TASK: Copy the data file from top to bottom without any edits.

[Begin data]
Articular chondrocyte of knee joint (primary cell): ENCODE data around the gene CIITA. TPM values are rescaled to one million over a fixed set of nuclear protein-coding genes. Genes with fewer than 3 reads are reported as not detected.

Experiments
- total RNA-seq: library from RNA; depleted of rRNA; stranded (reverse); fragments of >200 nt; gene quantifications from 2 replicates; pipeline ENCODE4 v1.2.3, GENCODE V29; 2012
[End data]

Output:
Articular chondrocyte of knee joint (primary cell): ENCODE data around the gene CIITA. TPM values are rescaled to one million over a fixed set of nuclear protein-coding genes. Genes with fewer than 3 reads are reported as not detected.

Experiments
- total RNA-seq: library from RNA; depleted of rRNA; stranded (reverse); fragments of >200 nt; gene quantifications from 2 replicates; pipeline ENCODE4 v1.2.3, GENCODE V29; 2012